"What makes a monster, and what makes a man?"

The answer to this haunting question is explored in the provocative musical "The Hunchback of Notre Dame"—with music by Alan Menken, lyrics by Stephen Schwartz, and book by Peter Parnell, based on the novel by Victor Hugo.

Quasimodo (Will North), a hunchback with a deformed face, has spent his whole life hidden away in the bell tower of the famed Notre Dame Cathedral in Paris. His master, the staunch and sanctimonious Dom Claude Frollo (Gregory North—no relation to Will North), is the Archdeacon of Notre Dame, and sees it as his duty—along with the help of the cathedral guard, and its new leader Phoebus De Martin (Adam Hollick)—to rid Paris of all gypsies. When the Festival of Fools comes into town, Quasimodo, Phoebus, and Frollo are all mesmerized by Esmeralda (Cassandra Marie Murphy), an enchanting gypsy. Her dancing sparks a dangerous fire in Frollo, whose new obsession for her may cost Esmeralda her life.

"The Hunchback of Notre Dame" is a challenging show to stage, however, under the direction Misti B. Wills, this cast makes a valiant effort. Murphy is absolutely spellbinding as Esmeralda, and her rendition of "Rhythm of the Tambourine" is scintillating. Hollick is dashing as the soldier-turned-gypsy lover, and powerfully nails some of the toughest notes in the show. North is a stern Frollo, but almost a little too kind to Quasimodo. Had he been crueler, there would have been a greater sense of justice to his death at the end. That being said, his performance of the song "Hellfire"—complete with red-clad, desirous dancers and live flames illuminating the stage—is thrilling. Will North as Quasimodo is endearing, and his sweet voice complements his gentle demeanor.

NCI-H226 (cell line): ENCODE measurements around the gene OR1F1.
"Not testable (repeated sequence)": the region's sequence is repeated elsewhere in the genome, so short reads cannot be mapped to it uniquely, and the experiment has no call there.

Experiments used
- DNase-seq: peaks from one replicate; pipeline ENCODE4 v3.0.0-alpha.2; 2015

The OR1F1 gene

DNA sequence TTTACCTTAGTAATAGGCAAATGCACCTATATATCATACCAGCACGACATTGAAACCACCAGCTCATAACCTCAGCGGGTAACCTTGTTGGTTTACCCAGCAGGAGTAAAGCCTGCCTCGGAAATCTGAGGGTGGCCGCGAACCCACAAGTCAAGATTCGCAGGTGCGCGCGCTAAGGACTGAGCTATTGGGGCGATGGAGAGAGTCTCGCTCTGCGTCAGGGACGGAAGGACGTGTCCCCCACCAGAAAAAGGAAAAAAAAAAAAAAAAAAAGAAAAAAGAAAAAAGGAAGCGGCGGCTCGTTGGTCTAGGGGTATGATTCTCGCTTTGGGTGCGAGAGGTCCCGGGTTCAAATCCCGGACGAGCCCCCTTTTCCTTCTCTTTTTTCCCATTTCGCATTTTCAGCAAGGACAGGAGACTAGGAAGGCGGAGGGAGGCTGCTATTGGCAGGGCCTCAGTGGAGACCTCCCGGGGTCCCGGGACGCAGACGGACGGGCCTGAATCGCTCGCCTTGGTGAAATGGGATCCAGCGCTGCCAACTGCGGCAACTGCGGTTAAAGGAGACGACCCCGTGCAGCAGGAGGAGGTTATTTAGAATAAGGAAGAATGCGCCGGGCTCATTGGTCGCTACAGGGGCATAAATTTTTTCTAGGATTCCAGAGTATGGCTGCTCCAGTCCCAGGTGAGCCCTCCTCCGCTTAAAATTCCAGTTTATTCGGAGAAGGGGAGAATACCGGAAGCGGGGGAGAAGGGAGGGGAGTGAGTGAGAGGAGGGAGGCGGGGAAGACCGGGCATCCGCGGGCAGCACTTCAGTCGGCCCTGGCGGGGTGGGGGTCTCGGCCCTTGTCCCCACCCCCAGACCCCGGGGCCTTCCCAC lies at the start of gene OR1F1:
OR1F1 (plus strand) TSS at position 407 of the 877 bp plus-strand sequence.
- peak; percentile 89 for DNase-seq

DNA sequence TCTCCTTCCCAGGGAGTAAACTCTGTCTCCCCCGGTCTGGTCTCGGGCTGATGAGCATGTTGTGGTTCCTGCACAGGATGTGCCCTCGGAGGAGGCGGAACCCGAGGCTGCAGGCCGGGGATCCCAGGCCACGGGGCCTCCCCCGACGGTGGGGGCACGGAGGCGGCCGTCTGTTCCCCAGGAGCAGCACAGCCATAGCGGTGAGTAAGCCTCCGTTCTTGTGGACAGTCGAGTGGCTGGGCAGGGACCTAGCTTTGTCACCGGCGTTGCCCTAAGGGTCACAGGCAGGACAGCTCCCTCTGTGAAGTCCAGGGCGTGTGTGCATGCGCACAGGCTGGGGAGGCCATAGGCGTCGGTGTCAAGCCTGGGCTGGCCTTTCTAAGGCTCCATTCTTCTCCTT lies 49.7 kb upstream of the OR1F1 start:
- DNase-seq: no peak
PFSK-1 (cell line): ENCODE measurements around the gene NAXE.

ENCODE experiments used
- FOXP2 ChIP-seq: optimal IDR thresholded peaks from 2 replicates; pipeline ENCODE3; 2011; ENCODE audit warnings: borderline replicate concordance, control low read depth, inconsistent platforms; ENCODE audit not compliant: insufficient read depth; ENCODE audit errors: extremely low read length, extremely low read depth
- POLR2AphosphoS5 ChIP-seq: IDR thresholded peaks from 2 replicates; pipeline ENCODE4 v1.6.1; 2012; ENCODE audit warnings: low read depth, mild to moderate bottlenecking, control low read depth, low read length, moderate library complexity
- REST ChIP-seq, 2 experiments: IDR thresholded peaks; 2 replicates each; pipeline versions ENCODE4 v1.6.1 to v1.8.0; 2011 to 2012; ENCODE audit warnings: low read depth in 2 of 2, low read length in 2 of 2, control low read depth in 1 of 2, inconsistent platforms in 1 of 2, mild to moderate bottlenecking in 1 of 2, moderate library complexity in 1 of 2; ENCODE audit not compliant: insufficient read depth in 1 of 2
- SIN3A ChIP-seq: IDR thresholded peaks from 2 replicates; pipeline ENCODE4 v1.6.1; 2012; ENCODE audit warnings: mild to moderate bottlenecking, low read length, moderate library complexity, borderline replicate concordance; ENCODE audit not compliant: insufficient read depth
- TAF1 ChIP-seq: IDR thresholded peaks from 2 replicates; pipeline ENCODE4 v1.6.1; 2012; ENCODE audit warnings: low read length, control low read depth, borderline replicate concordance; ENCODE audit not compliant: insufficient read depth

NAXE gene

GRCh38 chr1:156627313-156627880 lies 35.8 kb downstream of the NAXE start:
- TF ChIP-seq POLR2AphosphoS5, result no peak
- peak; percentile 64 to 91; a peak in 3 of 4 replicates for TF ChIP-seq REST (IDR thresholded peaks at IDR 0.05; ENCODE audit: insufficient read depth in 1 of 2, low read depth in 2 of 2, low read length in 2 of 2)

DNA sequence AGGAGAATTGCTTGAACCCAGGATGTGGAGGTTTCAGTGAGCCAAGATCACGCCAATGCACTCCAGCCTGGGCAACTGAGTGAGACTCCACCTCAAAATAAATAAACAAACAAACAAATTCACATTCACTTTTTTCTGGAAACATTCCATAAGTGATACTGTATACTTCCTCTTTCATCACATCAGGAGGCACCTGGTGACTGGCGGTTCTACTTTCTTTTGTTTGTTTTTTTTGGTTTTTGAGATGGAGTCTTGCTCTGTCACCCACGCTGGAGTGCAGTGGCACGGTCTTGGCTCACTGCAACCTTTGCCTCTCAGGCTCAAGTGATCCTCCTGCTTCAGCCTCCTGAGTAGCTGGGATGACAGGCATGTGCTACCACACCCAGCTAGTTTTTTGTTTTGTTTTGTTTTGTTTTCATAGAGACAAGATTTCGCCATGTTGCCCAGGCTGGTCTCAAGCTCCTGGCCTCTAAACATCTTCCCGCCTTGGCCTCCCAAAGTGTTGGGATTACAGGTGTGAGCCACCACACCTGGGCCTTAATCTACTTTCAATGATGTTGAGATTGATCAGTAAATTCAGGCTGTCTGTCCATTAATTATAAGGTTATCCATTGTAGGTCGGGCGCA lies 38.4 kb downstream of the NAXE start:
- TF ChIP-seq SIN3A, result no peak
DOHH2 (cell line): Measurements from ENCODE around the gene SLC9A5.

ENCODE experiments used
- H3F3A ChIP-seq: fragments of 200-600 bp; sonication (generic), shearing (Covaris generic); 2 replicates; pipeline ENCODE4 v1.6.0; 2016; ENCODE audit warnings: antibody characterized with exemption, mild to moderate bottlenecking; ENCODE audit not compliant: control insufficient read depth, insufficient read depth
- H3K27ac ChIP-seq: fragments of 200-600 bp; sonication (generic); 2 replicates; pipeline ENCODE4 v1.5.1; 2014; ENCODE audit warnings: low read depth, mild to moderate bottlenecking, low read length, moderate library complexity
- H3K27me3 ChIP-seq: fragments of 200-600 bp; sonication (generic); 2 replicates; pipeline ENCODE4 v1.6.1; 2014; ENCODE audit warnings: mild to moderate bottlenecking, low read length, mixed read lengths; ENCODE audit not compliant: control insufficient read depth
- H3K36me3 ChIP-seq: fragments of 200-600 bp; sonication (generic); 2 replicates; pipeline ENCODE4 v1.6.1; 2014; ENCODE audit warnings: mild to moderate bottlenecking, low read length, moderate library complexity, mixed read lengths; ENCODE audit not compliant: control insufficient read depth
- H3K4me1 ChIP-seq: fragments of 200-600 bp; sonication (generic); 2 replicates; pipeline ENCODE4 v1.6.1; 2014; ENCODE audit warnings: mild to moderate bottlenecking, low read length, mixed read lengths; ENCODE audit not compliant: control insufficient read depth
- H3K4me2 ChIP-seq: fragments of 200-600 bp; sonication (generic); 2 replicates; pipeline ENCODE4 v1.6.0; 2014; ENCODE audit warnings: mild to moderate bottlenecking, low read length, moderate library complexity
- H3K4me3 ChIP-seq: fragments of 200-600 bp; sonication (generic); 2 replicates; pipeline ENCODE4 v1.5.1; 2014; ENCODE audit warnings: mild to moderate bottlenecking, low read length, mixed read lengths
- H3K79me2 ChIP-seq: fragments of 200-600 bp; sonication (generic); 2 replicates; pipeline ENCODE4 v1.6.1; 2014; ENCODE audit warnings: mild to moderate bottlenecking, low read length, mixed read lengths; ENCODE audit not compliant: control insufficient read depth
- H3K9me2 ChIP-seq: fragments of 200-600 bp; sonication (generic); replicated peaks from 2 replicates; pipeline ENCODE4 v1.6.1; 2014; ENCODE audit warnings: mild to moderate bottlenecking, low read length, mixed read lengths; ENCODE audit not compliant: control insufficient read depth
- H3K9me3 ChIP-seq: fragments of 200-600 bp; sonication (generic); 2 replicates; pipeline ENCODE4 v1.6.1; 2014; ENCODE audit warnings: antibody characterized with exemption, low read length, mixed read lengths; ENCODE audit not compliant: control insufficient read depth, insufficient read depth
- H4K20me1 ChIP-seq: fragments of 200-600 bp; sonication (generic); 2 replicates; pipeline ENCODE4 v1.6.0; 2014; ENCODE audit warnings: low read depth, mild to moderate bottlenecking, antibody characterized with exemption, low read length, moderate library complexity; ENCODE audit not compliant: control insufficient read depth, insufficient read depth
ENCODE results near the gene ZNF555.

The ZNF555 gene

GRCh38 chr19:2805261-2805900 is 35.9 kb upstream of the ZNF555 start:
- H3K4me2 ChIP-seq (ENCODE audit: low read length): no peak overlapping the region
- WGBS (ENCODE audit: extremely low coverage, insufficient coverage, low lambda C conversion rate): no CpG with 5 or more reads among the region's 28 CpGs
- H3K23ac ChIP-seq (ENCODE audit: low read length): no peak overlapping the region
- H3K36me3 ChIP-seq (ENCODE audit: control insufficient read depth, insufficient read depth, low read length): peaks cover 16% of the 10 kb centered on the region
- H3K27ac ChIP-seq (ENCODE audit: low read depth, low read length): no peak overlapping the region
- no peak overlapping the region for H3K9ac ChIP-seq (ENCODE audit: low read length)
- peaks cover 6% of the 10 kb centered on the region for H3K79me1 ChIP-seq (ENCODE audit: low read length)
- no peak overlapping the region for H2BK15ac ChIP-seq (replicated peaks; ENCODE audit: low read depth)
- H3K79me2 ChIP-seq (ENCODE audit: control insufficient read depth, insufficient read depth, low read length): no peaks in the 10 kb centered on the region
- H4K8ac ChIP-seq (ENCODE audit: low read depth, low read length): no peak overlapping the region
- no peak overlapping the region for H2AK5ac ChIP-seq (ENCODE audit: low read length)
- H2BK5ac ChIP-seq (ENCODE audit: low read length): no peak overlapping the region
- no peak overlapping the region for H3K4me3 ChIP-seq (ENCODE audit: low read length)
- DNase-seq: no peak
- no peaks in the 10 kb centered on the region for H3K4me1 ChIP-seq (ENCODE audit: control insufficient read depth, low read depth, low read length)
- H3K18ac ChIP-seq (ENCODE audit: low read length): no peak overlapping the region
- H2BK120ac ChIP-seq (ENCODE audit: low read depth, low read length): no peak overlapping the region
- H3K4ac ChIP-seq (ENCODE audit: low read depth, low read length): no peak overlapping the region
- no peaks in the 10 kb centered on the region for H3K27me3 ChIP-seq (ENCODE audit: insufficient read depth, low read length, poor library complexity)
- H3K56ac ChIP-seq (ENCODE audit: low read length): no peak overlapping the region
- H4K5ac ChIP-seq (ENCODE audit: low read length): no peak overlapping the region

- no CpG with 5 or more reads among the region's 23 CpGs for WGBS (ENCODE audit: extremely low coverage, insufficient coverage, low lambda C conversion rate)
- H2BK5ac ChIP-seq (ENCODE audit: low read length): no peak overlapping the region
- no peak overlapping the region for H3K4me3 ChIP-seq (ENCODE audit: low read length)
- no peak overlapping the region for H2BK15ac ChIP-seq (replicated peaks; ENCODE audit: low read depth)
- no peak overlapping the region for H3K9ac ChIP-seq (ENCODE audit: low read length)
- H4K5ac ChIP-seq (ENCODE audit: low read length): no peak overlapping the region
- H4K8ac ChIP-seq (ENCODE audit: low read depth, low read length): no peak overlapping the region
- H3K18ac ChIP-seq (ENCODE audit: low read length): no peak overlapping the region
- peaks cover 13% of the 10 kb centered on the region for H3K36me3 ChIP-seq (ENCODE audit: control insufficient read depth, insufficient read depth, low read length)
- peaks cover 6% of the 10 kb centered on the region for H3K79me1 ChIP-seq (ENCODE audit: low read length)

Where this show can go wrong is in the pacing. Scenes of pure dialogue drag on, but then are rushed into a new song. However, this whiplash of slow-fast-slow is more of a comment on the book than the cast. Furthermore, the impressive orchestra is also a little too impressive in sound, and a lot of Schwartz's rich lyrics are lost.

However, this particular production excels is in its technical aspects. A portion of the famed cathedral, that "symphony of stone," is reconstructed onstage, and Jose Santiago's superb lighting design excellently captures the image of light that has been sifted through stained glass windows and disrupted by stone pillars.

"The Hunchback of Notre Dame" will be playing through April 29th at the Thousand Oaks Civics Art Plaza. Tickets are available at 5startheatricals.com